Unity: What are the goals you strive to achieve at Kooapps?
Wang: For our day to day monetization goals, we focus on average revenue per daily active user (ARPDAU) and for user acquisition, it’s return on ad spend (ROAS). We keep a very close eye on these metrics and optimize to improve performance where we can.
A longer term business goal of ours is to build a platform with our user generated content and build a marketplace to allow anybody to create content and sell to players on our platform.
Unity: Do you have any tested and proven monetization strategies that have worked for you?
Wang: What’s worked well for us is focusing on in app ads (IAA) for our monetization strategy over in app purchases (IAPs). If you’re a smaller studio, typically you start off with very few daily active users (DAUs) so you really have to think about how you’ll monetize because IAP conversion rates are sub 1%.
You really have to think about monetizing a mass audience, not just depending on IAPs from high in-game payers.
Unity: Were you open to implementing ads right away?
Wang: Not at first. I wish I knew at the time that money is money and you should want to make some money so you can sustain the success of your games. We were very reserved with ad implementation at the beginning and it actually took us two years to get started with rolling out interstitial ads.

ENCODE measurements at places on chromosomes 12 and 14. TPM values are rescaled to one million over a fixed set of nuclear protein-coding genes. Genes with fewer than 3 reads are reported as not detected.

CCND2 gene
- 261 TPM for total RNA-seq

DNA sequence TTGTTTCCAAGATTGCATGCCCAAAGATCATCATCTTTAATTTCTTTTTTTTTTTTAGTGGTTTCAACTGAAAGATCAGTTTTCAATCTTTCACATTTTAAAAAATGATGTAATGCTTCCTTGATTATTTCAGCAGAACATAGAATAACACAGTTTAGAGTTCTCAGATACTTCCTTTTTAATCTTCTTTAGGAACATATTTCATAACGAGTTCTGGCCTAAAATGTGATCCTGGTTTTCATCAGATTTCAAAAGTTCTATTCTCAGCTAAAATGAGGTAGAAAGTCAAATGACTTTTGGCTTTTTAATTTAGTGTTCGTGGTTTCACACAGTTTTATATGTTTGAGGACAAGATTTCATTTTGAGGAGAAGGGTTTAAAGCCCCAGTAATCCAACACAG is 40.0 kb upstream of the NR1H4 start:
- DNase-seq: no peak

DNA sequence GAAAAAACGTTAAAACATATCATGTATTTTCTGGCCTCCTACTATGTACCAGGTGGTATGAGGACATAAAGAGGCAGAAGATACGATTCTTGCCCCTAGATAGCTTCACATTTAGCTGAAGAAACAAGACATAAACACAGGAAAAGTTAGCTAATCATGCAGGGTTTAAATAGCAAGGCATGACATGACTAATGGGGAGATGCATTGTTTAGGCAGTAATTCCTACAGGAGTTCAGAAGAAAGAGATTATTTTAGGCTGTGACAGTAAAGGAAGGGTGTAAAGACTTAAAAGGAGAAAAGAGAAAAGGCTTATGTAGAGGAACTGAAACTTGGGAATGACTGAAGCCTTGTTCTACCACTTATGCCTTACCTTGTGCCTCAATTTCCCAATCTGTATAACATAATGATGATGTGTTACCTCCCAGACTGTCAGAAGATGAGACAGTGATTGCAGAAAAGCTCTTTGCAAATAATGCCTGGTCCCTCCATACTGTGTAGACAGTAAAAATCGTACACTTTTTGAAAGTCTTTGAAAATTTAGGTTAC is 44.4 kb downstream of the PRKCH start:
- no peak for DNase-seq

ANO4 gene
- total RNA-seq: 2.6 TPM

When we first launched Pictoword, we relied on IAPs instead of ads. With that approach, we reached low seven digit revenue. To take it to the next level we really needed to implement ads. Our mindset completely changed as the industry changed. After hyper casual originated, the industry really kicked into high gear. More people got used to ads, especially if they don’t impair the player experience.
We decided to implement ads across our games, continue building games our audience loves, and do user acquisition as well to keep the lights on. I think a lot of smaller studios are creating games and they’re afraid they’ll ruin the player experience but they also need to accept the reality that you have bills to pay and families to feed. You just need to implement your monetization in the right way.
Unity: How did you get started with user acquisition?
Wang: For the longest time – just like with monetization – we did not want to do UA. We actually never did UA at scale until 2020. At first I thought we're not going to buy our users and if we just make good games, people are going to come. It was like this in the early days, like 2008 when I started till around 2014.
We hit 100,000 DAUs and saw a steady increase in revenue, but to generate a bit more we had to do UA. Using tools where we can see ROAS for each UA campaign really helped us identify which campaigns are doing well so we could double down on them.